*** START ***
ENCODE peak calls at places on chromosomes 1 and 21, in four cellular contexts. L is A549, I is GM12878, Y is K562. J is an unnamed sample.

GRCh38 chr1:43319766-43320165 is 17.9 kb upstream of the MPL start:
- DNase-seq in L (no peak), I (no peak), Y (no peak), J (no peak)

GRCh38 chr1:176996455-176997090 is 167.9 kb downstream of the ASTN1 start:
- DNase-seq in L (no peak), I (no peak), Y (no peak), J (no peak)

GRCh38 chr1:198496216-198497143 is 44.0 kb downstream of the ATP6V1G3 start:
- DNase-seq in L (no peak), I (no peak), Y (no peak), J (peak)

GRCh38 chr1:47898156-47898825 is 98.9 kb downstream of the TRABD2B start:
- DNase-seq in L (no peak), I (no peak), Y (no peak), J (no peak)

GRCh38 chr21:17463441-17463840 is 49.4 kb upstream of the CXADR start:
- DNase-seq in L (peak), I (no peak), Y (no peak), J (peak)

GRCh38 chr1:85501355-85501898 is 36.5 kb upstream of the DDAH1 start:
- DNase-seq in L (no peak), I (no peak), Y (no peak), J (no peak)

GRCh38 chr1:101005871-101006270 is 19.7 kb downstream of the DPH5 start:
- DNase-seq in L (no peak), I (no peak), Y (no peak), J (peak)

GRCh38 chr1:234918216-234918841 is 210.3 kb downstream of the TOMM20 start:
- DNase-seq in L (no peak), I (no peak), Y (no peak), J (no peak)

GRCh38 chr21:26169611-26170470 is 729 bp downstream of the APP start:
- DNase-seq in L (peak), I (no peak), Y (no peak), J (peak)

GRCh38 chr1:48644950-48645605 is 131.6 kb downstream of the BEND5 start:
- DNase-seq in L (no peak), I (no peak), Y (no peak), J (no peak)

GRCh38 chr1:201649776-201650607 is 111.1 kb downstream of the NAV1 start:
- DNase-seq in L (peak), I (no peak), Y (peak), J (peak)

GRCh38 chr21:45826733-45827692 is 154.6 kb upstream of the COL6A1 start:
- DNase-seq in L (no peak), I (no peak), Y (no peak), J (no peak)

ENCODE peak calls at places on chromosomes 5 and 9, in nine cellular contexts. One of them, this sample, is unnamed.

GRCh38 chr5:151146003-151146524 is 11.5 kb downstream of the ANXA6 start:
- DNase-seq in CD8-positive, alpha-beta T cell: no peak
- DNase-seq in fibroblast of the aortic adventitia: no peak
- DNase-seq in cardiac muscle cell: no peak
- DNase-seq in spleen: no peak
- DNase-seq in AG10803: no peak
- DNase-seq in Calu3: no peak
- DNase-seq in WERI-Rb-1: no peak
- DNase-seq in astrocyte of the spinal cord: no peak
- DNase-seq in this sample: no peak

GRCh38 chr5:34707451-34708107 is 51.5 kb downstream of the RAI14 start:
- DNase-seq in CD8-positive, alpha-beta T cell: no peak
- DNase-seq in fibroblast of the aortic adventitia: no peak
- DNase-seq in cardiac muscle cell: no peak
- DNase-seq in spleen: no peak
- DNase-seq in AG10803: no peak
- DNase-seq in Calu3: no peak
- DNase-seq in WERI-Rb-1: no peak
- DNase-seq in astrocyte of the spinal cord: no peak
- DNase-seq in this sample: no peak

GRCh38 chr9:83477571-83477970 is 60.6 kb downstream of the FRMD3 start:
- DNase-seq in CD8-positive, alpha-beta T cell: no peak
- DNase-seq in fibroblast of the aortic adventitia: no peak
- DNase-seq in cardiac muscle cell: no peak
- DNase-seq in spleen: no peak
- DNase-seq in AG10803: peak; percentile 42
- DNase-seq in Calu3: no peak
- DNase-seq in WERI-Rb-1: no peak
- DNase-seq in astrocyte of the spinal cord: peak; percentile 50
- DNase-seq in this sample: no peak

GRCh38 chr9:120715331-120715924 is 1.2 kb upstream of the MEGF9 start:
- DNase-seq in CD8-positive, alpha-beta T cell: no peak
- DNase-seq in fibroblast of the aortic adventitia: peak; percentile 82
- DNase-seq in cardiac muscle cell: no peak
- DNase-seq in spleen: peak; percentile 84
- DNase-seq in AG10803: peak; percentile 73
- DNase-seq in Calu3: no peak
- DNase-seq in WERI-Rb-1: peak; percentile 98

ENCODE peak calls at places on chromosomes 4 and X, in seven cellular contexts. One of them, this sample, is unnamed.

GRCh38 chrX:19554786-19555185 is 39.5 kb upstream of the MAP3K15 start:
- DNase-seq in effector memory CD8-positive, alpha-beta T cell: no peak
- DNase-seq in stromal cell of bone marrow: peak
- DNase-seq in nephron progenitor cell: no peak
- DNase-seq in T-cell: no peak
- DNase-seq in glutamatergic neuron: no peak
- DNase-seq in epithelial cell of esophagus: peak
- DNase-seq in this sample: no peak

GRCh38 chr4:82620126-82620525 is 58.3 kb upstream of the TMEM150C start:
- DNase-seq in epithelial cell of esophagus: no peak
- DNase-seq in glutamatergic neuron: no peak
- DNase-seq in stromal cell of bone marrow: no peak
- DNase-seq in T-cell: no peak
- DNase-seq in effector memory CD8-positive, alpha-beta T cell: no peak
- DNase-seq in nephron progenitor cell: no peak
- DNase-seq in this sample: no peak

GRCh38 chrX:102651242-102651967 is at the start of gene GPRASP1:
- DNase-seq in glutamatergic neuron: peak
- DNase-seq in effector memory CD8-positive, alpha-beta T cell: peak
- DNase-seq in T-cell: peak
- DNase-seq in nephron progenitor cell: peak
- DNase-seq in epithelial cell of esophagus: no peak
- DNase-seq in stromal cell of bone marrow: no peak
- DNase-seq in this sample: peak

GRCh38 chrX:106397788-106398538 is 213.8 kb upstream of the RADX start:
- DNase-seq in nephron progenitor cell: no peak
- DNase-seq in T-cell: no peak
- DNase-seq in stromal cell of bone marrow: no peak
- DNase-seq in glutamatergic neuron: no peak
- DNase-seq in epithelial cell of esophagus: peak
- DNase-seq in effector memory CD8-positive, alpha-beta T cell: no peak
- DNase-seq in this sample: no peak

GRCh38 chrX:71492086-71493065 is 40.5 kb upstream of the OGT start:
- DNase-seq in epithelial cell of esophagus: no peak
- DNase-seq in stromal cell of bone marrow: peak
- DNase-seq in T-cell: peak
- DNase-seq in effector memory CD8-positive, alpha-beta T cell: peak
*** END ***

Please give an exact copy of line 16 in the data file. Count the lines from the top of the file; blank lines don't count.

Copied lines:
GRCh38 chr1:234918216-234918841 is 210.3 kb downstream of the TOMM20 start: